“How’re you doing?” asked Al as the wizard put a hand against Brianna’s forehead.
“Broke a window,” moaned Brianna. “Didn’t mean to.”
“Of course not dear,” said Al softly. Regent was looking around Brianna’s bare room.
“Did the boys pack up all your stuff?” asked Regent.
“To keep it safe,” nodded Brianna.
“What do you think Al?” asked Regent.
“Usually I just let a sickness run its course,” mused Al.
“I’m not sure the castle can take much more damage,” smiled Regent.
“Ha-ha,” grumbled Brianna.
“Actually I’m more worried about her fever,” said Al. “She’s burning up. Dr. Sundl came in earlier with a device from her land called a ‘the-mom-meter’, I think. It measures your body temperature and if your temperature hits 108 degrees, it’s very bad.”
“Melting my brain bad,” supplied Brianna.
“And what is Brianna’s temperature?” asked Regent.
“105 and climbing,” said Brianna sadly. “But it feels like a million degrees more.”
“We have to break her fever and fast,” said Al.
“Do you or Dr. Sundl have a medicine for that?” asked Regent.
“Dr. Sundl did not and I am out of Keppamean,”said Al.
“Keppawhat?” asked Regent.
“Keppamean will break the fever quickly,” said Al.
“But…,” prompted Regent.
“There isn’t any safe supply nearby.” said Al. “It would take days to get it and she needs it within hours.”
“And the unsafe one?” asked Regent.
“That bad eh?” asked Regent.
“Shadewood forest,” said Al. “You can only find them at night when their flowers bloom and glow. A pretty sight actually.”
“If you’re not in Shadewood where even the trees are carnivorous,” said Regent.
“Oh no!” said Brianna. “No one is going there. I’ll be all right.”
“We might want to use the ice from her sneezes to cool her down in the meantime,” suggested Regent. “Disgusting I know.”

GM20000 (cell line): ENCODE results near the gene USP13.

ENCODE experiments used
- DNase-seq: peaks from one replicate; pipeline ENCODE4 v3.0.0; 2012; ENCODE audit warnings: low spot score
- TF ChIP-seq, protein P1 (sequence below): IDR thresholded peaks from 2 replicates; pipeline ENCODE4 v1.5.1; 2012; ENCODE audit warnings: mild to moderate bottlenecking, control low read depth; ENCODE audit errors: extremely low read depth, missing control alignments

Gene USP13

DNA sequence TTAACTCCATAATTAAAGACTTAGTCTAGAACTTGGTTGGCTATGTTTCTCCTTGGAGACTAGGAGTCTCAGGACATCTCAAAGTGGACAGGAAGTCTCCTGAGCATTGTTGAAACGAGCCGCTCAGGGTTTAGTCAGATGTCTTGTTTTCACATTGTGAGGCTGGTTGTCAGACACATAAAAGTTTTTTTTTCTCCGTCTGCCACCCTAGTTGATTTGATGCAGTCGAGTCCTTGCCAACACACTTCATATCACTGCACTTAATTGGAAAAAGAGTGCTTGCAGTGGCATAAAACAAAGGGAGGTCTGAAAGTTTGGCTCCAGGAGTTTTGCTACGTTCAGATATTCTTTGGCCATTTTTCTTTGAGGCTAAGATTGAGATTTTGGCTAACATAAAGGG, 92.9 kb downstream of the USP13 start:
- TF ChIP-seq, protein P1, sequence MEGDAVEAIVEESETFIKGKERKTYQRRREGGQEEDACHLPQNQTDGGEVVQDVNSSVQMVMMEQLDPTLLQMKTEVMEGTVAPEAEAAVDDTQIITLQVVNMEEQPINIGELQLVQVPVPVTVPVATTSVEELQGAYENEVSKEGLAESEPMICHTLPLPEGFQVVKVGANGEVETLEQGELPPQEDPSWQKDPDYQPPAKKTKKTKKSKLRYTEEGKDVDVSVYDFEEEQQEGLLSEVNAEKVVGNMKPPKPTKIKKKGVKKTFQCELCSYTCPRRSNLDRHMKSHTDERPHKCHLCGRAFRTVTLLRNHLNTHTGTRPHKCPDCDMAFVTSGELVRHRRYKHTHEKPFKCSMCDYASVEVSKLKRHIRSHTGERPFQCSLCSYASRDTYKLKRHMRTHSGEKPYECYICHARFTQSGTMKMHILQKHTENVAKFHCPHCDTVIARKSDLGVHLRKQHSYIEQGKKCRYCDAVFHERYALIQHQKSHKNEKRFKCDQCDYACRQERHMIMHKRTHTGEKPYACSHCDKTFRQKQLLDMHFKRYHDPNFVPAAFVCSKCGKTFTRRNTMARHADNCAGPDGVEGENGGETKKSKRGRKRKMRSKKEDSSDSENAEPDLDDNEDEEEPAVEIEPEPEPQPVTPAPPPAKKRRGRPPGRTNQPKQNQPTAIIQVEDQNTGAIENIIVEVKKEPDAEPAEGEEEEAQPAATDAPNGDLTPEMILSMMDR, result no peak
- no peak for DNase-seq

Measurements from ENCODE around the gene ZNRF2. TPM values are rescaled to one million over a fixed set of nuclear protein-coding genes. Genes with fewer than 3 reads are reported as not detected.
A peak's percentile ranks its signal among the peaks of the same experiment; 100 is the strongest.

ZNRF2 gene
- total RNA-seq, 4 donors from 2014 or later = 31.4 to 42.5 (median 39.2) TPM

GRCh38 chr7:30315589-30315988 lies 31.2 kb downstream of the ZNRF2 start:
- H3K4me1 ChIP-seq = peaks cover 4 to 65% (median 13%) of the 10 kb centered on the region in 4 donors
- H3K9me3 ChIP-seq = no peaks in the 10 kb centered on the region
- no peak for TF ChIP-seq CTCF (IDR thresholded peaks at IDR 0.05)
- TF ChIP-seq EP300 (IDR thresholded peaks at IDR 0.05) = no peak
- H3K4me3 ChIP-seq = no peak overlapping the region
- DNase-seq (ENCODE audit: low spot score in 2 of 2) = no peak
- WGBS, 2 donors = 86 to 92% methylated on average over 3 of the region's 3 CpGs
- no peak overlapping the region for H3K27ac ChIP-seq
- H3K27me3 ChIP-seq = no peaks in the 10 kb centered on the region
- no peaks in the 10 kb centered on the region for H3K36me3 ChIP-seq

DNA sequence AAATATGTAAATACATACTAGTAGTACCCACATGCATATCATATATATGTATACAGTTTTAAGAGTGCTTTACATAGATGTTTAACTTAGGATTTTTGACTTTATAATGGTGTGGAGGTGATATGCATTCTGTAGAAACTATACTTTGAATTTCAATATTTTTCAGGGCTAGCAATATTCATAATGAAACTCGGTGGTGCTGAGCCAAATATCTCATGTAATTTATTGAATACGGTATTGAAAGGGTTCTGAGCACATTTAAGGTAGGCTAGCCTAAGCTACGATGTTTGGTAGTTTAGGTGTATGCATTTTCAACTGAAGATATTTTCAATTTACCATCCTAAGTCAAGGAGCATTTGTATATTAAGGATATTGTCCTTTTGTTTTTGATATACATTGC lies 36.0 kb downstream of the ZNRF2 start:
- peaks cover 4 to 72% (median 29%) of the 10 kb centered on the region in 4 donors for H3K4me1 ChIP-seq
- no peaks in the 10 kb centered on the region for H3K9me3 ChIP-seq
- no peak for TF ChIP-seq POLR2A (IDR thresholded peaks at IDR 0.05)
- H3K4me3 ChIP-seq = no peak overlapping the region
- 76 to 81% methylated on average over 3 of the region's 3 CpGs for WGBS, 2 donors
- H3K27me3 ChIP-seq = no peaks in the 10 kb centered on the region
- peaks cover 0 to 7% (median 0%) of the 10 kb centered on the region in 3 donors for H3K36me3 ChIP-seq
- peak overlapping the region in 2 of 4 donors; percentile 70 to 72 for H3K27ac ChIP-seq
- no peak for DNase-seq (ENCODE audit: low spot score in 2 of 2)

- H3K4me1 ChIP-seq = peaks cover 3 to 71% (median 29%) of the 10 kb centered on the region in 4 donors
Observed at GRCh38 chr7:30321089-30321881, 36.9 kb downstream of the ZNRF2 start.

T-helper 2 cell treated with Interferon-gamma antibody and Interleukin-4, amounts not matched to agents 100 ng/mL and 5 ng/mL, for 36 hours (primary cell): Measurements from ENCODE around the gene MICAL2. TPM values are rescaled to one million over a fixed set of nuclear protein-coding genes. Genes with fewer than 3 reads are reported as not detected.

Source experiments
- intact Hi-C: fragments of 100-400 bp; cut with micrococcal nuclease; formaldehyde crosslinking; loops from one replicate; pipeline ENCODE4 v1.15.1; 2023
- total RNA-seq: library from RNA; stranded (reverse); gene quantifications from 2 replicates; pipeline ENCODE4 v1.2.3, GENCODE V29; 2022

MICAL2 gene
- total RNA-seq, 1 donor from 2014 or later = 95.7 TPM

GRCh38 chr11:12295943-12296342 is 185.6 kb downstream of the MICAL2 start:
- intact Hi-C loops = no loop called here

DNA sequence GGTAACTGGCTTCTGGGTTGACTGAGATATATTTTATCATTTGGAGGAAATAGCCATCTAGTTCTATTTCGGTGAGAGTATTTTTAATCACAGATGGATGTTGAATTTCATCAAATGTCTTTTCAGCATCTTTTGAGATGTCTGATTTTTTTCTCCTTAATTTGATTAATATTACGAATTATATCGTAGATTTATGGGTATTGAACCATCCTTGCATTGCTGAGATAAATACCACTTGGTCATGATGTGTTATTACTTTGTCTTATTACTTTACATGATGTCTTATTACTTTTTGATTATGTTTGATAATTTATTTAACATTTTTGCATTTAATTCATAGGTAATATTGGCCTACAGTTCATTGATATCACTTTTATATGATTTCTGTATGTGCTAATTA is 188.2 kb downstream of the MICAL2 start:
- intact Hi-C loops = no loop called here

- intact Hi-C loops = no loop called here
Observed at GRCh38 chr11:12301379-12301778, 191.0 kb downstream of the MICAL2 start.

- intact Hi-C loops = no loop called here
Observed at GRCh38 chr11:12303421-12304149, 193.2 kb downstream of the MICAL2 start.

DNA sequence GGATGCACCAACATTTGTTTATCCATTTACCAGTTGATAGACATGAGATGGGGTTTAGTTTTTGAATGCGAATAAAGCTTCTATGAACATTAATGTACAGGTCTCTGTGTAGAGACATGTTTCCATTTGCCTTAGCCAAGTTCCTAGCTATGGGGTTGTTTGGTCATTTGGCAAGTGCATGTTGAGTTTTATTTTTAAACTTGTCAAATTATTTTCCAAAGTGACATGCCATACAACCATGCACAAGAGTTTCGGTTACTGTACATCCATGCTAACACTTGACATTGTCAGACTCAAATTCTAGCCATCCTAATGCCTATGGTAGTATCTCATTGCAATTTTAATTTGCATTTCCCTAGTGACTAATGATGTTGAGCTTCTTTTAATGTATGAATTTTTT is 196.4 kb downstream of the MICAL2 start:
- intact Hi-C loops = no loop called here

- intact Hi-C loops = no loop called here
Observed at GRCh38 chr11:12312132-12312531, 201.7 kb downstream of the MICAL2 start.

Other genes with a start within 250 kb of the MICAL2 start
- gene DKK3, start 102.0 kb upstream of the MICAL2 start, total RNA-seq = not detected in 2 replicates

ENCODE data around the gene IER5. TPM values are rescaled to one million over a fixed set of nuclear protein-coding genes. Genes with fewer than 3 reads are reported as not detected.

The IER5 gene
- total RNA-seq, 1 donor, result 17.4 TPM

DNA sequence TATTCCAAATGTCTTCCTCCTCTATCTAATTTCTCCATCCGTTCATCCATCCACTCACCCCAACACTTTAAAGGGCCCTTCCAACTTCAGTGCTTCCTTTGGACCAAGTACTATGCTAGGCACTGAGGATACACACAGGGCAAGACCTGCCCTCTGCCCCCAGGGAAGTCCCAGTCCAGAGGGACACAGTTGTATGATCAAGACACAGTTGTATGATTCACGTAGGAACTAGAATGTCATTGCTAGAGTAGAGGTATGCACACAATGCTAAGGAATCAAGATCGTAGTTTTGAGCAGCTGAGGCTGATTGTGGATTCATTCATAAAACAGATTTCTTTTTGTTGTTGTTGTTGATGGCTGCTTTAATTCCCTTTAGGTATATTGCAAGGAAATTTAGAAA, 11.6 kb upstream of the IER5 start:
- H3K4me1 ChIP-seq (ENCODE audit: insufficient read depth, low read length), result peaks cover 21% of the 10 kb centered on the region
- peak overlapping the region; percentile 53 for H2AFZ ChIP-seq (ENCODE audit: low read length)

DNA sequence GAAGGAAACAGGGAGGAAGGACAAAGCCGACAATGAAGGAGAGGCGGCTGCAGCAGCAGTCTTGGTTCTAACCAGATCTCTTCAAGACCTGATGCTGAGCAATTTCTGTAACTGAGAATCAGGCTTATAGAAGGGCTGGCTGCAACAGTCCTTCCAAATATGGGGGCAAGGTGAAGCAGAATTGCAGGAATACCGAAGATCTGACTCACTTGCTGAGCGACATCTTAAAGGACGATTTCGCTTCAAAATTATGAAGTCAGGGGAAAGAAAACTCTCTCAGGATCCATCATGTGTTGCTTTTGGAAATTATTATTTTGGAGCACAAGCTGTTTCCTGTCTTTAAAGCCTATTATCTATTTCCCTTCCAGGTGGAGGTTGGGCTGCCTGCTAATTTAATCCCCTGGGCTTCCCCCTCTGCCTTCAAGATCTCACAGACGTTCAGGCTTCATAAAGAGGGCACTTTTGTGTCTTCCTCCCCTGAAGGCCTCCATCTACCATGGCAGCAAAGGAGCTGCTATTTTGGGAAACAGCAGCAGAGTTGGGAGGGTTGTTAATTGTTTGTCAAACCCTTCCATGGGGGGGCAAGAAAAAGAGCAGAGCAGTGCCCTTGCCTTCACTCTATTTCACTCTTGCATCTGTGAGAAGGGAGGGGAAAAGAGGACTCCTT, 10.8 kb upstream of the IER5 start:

Brianna got a wide-eyed look.
Regent just got Al safely into the hallway as Brianna sneezed. A chunk of ice flew out of the door narrowly missing Regent’s ear and shattered on the opposite wall.
“Whew, that was close,” said Al.
“Sorry,” moaned Brianna from inside.
“It’s okay,” called Al into her room. The wizard turned to Regent and then stopped. “Where’re the boys?”
Pavataro floated gently over the North gate of the city of Bon Su Pear. Beyond the unused gate lay Shadewood like an algaegator lurking in the water waiting for dinner to come too close. Gideon jumped on the wall that stood over the North gate. The boy had been accidently weaned on dragon’s milk by his adoptive mother, Miravalla. The dragon’s milk had made some changes to the boy allowing him to alter his personal gravity.
Gideon jumped off the North Gate, twenty feet off the ground. But he changed his gravity and so drifted down to land next to Pavataro near the edge of the woods.
“You sure took your time,” huffed Pavataro.
“I was about to say the same thing,” said a voice from the woods. They jumped. Gideon held up his staff, Pigsticker, in front of him.
“Who’s there?” asked Gideon.
Regent slowly walked out of the shadows.
“Oh,” said Gideon guiltily. The boys had not asked anyone about coming here. In fact, it was strictly prohibited for people to go into Shadewood, mostly for their own protection. “Um, we were just out on…um, patrol.”
Pavataro turned and glared at Gideon.
“Patrol? That’s the best you can come up with Lunchmeat?” hissed Pavataro using Gideon’s old school yard nickname.
“Come on,” said Regent as he turned into the woods. “We better make this quick.”
“Wait,” said Gideon. “You’re not going to take us back?”
“I should ground you two for life,” said Regent. “But we have someone to take care of, so come on, we’re burning midnight.”
They walked toward the woods. Regent drew his sword. It was not a fancy sword like the lords wore but rather a serviceable tool that had spilt its fair share of blood. He stopped and Gideon and Pavataro almost ran into him.
“What?” hissed Gideon.
“Just thought I heard something,” said Regent. He started moving again toward the edge of the wood. “I remember when I was in Bon Su Pear a long time ago some kids went in here on a dare.”